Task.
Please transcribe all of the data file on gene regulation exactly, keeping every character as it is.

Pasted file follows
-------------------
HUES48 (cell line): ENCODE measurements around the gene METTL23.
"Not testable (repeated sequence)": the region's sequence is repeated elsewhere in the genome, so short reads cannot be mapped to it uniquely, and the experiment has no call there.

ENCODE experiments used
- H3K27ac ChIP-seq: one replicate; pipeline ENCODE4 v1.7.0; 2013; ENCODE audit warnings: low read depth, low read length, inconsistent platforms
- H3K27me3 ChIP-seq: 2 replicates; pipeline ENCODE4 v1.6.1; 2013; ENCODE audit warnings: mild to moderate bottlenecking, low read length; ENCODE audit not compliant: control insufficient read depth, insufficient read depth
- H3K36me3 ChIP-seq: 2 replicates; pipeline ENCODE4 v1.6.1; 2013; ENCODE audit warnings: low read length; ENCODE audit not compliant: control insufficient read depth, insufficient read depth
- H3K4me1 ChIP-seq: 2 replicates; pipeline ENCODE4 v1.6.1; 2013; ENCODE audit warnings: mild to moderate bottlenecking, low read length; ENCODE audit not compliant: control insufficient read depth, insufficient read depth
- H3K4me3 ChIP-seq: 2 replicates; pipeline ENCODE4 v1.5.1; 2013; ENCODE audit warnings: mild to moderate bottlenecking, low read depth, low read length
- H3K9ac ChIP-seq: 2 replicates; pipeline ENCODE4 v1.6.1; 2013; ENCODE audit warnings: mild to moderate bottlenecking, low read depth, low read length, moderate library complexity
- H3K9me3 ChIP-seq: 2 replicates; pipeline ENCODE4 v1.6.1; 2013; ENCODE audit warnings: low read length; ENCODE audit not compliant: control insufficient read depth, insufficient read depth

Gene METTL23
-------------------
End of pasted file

HUES48 (cell line): ENCODE measurements around the gene METTL23.
"Not testable (repeated sequence)": the region's sequence is repeated elsewhere in the genome, so short reads cannot be mapped to it uniquely, and the experiment has no call there.

ENCODE experiments used
- H3K27ac ChIP-seq: one replicate; pipeline ENCODE4 v1.7.0; 2013; ENCODE audit warnings: low read depth, low read length, inconsistent platforms
- H3K27me3 ChIP-seq: 2 replicates; pipeline ENCODE4 v1.6.1; 2013; ENCODE audit warnings: mild to moderate bottlenecking, low read length; ENCODE audit not compliant: control insufficient read depth, insufficient read depth
- H3K36me3 ChIP-seq: 2 replicates; pipeline ENCODE4 v1.6.1; 2013; ENCODE audit warnings: low read length; ENCODE audit not compliant: control insufficient read depth, insufficient read depth
- H3K4me1 ChIP-seq: 2 replicates; pipeline ENCODE4 v1.6.1; 2013; ENCODE audit warnings: mild to moderate bottlenecking, low read length; ENCODE audit not compliant: control insufficient read depth, insufficient read depth
- H3K4me3 ChIP-seq: 2 replicates; pipeline ENCODE4 v1.5.1; 2013; ENCODE audit warnings: mild to moderate bottlenecking, low read depth, low read length
- H3K9ac ChIP-seq: 2 replicates; pipeline ENCODE4 v1.6.1; 2013; ENCODE audit warnings: mild to moderate bottlenecking, low read depth, low read length, moderate library complexity
- H3K9me3 ChIP-seq: 2 replicates; pipeline ENCODE4 v1.6.1; 2013; ENCODE audit warnings: low read length; ENCODE audit not compliant: control insufficient read depth, insufficient read depth

Gene METTL23